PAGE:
In another embodiment, an integrated circuit (IC) design model simulator test system is disclosed. The test system includes a processor. The test system also includes a memory store, coupled to the processor, the memory store including an IC design model and a first workload program including instructions. The memory store is configured to execute the first workload program on the IC design model. The memory is also configured to generate basic block vectors (BBVs) while executing the first workload program, each BBV corresponding to a respective BBV instruction interval of the first workload program. The method is further configured to cluster the BBVs by program phase of the first workload program. The method is still further configured to store microarchitecture dependent error information that indicates microarchitecture dependent errors of different types that the simulator test system produces during the BBV instruction intervals of the first workload program. The memory is also configured to generate a weighted error rate including a cycles per instruction (CPI) error rate and weighted microarchitecture dependent error rate information.

BRIEF DESCRIPTION OF THE DRAWINGS

The appended drawings illustrate only exemplary embodiments of the invention and therefore do not limit its scope because the inventive concepts lend themselves to other equally effective embodiments.

FIG. 1 is a block diagram of an information handling system that executes test application software or workload programs on an IC design model of a conventional test system.

FIG. 2 depicts basic block identification from a particular segment of instructions of a larger test application workload program that executes on the test system of FIG. 1.

FIG. 3 is a representation of multiple basic block vectors that one conventional IC design model evaluation methodology generates.

FIG. 4 is a cluster map diagram depicting cluster data points and cluster groups from the mapping of basic block vectors of workload program software that executes on an IC design model.

FIG. 5 is a block diagram of one embodiment of the disclosed test system that executes CPI stack program software with workload program software on an IC design model.

FIG. 6 is a representation of CPI stack information that CPI stack program software generates by executing workload program software on an IC design model.

FIG. 7 is a flow chart that depicts the execution of CPI stack program software and workload program software on an IC design model that generates reduced representative workload program software in accordance with one embodiment of the disclosed methodology.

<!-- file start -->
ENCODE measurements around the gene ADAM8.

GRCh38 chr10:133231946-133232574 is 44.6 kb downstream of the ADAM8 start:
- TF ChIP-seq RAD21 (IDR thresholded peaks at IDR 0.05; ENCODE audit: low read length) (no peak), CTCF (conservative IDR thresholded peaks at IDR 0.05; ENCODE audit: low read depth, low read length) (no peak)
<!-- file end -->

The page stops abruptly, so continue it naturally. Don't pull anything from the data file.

DETAILED DESCRIPTION

A particular grouping and interconnection of transistors on a semiconductor die of an integrated circuit (IC) may form a component such as an AND gate, OR gate, flip flop, multiplexer, or other component. Complex IC designs, such as a PowerPC (PPC) processor IC, may include billions of transistors or more. (PowerPC is a trademark of the IBM Corporation.) IC design and development includes the work of IC designers who generate detailed IC transistor, component, and interconnect schematics. IC designers develop software simulation models of a particular IC from these transistor, component, and interconnect schematics. Software simulation models are computer models or IC design models that depict the physical representation of a particular IC design in a virtual mode. By grouping transistors into components and interconnecting the components that form the detailed IC transistor and component schematics, designers develop an accurate IC design model that is usable in test simulation systems.

An IC design model may include a collection of components with input and output signal characteristics. In other words, each component of the IC design model may include a truth table or other mechanism to predict the output signals of the component that result from particular input signals. A computer simulation may execute or run using the IC design model by providing simulated input signals and predicting or calculating resultant output signals. Ultimately, the collection of input signals and resultant output signals provides a detailed timing signal simulation. Designers may compare the signal simulation against known good signal characteristics of the IC design and determine if the IC design model is performing properly. Designers may also stress an IC design by simulating an increase in clock frequency or providing workload program or other software applications that extensively test particularly sensitive areas of the IC design.